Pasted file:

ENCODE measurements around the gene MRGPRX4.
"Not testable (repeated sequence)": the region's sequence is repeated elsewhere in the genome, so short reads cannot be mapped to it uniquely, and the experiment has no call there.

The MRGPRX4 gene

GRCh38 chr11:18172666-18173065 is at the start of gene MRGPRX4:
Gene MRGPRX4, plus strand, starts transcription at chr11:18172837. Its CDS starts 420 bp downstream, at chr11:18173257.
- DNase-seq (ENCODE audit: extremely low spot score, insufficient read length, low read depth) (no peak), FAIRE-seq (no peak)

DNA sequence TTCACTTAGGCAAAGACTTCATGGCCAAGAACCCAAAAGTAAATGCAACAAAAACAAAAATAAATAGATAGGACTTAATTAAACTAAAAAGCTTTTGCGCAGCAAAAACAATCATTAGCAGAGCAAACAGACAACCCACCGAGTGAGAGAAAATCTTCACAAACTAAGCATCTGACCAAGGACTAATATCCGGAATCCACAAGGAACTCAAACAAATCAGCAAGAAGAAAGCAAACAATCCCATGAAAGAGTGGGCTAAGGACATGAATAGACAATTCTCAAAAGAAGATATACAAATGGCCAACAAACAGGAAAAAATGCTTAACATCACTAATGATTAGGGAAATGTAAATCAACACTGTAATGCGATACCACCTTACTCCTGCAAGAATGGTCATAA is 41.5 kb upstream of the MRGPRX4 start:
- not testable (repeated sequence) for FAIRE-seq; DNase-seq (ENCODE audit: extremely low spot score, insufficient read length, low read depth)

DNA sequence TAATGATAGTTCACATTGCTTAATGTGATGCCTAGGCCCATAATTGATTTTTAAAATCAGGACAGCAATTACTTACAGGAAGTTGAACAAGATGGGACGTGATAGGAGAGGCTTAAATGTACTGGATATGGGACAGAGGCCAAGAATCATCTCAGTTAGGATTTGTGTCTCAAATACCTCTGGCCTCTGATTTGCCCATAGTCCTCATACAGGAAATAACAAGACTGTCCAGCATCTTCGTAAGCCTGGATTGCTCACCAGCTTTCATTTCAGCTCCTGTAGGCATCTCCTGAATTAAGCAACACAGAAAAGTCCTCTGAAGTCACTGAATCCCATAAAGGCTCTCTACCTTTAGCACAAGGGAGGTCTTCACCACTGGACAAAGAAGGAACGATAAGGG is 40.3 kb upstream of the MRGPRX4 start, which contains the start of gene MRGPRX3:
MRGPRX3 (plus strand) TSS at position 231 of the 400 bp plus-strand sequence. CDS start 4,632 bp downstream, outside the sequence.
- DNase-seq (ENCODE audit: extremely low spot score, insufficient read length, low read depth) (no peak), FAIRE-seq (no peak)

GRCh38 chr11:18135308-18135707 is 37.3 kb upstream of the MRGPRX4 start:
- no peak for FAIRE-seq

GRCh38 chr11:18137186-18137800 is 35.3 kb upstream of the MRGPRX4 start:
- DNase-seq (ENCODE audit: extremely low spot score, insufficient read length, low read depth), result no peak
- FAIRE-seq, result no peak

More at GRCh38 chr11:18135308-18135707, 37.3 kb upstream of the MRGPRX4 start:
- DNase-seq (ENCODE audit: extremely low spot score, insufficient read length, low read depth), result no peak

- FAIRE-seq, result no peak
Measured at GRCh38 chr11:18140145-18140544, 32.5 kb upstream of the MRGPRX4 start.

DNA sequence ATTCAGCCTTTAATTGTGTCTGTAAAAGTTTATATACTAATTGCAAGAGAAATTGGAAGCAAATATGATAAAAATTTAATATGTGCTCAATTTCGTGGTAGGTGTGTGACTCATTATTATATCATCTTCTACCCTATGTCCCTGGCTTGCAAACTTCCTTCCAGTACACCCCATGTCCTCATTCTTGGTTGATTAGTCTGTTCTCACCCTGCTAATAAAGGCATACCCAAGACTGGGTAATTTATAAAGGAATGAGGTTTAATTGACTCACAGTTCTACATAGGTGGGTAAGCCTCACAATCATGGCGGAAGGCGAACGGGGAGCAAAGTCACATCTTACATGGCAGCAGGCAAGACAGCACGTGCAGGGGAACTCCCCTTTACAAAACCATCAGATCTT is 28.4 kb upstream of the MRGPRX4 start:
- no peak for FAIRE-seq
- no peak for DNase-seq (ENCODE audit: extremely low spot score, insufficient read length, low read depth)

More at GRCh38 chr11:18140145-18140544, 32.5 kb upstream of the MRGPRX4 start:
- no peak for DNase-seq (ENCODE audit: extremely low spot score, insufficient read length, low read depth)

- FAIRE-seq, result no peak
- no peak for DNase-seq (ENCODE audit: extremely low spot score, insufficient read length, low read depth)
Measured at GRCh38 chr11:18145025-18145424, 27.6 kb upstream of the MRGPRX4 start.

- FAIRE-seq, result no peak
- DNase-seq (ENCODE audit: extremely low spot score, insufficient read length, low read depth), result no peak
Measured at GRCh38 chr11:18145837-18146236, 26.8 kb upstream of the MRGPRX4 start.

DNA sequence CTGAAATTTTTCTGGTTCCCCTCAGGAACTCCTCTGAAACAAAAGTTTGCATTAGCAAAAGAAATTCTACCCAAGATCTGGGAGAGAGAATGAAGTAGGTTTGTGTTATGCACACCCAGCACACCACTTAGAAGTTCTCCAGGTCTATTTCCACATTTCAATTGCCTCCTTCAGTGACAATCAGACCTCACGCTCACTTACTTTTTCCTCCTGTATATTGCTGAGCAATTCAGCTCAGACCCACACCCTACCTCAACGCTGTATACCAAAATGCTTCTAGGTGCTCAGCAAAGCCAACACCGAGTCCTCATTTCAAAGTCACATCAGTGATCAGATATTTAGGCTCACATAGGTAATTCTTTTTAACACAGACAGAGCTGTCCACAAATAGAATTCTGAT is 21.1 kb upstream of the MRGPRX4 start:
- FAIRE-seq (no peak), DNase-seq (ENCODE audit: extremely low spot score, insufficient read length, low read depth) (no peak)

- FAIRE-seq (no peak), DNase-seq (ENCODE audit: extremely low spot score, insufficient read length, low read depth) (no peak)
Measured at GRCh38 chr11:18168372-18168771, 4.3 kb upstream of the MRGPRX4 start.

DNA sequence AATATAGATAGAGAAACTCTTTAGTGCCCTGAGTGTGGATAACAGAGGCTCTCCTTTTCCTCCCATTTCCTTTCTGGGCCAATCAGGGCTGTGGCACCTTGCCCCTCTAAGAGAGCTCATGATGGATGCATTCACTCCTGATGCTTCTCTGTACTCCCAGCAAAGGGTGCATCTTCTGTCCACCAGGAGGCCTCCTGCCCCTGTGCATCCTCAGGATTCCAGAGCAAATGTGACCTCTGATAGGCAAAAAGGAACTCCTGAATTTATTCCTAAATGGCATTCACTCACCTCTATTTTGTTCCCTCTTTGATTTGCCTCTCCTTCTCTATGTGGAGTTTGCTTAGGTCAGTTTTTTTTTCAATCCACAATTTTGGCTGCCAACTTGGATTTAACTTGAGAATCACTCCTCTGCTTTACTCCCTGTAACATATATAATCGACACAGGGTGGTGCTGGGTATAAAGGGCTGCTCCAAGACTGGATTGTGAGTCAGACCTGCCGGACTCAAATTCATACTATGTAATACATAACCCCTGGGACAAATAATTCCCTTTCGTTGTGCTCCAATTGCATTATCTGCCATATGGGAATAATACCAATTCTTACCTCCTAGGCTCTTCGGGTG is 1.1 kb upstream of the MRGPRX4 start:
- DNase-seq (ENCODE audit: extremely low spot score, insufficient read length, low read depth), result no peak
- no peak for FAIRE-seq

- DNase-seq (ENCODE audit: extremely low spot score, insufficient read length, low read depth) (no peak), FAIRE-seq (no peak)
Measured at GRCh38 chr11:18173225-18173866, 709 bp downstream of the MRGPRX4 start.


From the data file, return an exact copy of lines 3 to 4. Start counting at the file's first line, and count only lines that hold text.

The MRGPRX4 gene

GRCh38 chr11:18172666-18173065 is at the start of gene MRGPRX4: